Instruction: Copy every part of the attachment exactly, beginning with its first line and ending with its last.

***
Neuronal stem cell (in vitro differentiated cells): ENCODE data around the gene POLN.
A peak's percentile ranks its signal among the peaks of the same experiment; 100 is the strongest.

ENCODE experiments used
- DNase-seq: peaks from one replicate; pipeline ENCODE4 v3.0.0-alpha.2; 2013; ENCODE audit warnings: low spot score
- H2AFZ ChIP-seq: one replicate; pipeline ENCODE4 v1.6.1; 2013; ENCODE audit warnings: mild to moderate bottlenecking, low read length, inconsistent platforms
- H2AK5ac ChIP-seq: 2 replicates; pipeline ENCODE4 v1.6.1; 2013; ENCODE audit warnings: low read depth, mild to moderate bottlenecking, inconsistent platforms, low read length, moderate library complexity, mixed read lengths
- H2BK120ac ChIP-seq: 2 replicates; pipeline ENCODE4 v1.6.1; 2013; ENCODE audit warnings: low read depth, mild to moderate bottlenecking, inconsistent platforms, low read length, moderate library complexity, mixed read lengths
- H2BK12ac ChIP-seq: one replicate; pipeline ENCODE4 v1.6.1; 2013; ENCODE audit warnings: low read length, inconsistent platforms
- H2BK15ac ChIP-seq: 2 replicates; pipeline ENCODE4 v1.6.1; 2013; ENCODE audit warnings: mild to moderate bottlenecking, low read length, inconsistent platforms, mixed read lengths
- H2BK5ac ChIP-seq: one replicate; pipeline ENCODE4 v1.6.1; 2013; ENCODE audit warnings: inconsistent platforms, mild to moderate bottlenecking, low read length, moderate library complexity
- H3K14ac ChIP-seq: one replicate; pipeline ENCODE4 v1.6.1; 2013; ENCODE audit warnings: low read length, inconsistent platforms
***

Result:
Neuronal stem cell (in vitro differentiated cells): ENCODE data around the gene POLN.
A peak's percentile ranks its signal among the peaks of the same experiment; 100 is the strongest.

ENCODE experiments used
- DNase-seq: peaks from one replicate; pipeline ENCODE4 v3.0.0-alpha.2; 2013; ENCODE audit warnings: low spot score
- H2AFZ ChIP-seq: one replicate; pipeline ENCODE4 v1.6.1; 2013; ENCODE audit warnings: mild to moderate bottlenecking, low read length, inconsistent platforms
- H2AK5ac ChIP-seq: 2 replicates; pipeline ENCODE4 v1.6.1; 2013; ENCODE audit warnings: low read depth, mild to moderate bottlenecking, inconsistent platforms, low read length, moderate library complexity, mixed read lengths
- H2BK120ac ChIP-seq: 2 replicates; pipeline ENCODE4 v1.6.1; 2013; ENCODE audit warnings: low read depth, mild to moderate bottlenecking, inconsistent platforms, low read length, moderate library complexity, mixed read lengths
- H2BK12ac ChIP-seq: one replicate; pipeline ENCODE4 v1.6.1; 2013; ENCODE audit warnings: low read length, inconsistent platforms
- H2BK15ac ChIP-seq: 2 replicates; pipeline ENCODE4 v1.6.1; 2013; ENCODE audit warnings: mild to moderate bottlenecking, low read length, inconsistent platforms, mixed read lengths
- H2BK5ac ChIP-seq: one replicate; pipeline ENCODE4 v1.6.1; 2013; ENCODE audit warnings: inconsistent platforms, mild to moderate bottlenecking, low read length, moderate library complexity
- H3K14ac ChIP-seq: one replicate; pipeline ENCODE4 v1.6.1; 2013; ENCODE audit warnings: low read length, inconsistent platforms